New Roundhouse: Reed Picking
Although not strictly part of the construction of the new Roundhouse, the task of picking water reeds for thatch was such a momentous task that it deserves its own section.
Just as we started to consider being worried about obtaining our preferred roofing material of water reed, the National Wetland Centre Wales in Penclawdd came to our rescue. With 200 acres of wetlands and over 20 acres of that being water reeds which needed cutting, we were destined to meet. We cannot thank them enough.
After an initial visit to check out the task ahead, we appealed for extra voulunteers and set to work. The reeds are cut by hand with sickles and bundled either before or after being carried out of the reed-beds. Much of the work was done in atrocious weather and and up to our knees in marsh water so not the cleanest or easiest job but even gale-force winds and hailstorms won't stop the Roundhouse Project! Our grateful thanks to the many people who travelled and slaved so many times to help.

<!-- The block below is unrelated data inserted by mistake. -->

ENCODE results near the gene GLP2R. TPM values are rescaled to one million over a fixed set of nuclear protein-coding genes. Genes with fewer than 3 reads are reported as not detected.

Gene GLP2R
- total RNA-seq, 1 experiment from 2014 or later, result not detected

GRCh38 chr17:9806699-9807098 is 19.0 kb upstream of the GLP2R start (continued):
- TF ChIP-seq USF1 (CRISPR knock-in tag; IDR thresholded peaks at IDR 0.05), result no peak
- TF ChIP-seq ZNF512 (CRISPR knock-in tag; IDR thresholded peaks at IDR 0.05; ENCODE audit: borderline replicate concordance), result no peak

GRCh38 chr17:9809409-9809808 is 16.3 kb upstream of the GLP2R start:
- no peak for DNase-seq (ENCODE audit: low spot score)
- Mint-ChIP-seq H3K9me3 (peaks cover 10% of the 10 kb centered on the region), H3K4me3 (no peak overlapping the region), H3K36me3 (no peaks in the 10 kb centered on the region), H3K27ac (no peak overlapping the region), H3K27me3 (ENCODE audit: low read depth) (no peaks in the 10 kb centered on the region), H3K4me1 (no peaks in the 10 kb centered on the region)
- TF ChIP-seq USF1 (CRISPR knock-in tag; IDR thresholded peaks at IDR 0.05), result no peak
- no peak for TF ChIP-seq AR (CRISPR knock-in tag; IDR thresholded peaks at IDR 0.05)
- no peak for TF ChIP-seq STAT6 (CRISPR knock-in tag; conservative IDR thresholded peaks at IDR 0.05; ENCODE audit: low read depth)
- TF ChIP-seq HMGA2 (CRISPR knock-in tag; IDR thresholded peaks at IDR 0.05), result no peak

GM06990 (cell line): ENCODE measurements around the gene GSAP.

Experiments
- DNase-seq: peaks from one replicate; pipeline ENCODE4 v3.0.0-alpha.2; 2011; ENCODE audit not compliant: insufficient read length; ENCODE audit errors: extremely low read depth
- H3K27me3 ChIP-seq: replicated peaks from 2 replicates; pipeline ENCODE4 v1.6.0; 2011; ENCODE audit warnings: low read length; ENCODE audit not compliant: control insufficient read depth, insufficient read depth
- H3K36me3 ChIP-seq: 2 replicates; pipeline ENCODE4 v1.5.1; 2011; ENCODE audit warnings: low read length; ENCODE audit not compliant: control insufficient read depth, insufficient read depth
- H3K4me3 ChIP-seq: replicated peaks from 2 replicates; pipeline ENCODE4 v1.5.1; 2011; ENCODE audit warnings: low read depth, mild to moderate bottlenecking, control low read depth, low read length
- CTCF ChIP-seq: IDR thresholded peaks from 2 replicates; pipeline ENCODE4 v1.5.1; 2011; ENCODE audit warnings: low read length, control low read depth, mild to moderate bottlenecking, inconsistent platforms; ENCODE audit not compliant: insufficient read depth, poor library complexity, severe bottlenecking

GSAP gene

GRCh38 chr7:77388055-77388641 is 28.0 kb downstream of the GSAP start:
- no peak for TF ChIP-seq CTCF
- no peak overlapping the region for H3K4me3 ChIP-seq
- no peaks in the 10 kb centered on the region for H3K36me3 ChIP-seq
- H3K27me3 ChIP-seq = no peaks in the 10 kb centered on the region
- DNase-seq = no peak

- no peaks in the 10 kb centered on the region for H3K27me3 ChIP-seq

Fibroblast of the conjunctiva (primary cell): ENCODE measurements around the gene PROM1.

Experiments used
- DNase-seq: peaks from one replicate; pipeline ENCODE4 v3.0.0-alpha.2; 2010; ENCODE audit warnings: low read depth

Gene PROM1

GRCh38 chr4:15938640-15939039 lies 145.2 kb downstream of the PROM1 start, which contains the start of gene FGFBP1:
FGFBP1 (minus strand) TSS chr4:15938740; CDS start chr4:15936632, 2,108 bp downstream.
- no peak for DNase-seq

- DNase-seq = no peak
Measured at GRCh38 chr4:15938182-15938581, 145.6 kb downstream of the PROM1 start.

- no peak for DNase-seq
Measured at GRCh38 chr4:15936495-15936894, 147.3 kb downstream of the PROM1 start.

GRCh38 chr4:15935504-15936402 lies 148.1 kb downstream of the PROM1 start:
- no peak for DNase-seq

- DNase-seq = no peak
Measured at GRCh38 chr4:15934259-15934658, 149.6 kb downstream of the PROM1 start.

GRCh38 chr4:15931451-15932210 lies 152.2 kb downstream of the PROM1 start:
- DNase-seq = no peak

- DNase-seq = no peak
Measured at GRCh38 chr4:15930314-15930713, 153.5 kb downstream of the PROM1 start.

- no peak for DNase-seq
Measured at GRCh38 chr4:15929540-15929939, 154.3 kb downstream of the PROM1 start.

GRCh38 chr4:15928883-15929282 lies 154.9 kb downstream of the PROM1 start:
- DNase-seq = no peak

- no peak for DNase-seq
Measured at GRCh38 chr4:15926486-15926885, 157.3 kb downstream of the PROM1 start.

Unfortunately, and despite the best efforts of everyone, it was an impossible task to collect enough reeds to thatch the entire roof cone. In fact, although we did manage to cut a large amount of reed, that was only enough to do two layers around the house, and the rest had to be bought in. This shows how extensive and essential the reed growing and cutting activities of the Iron Age must have been.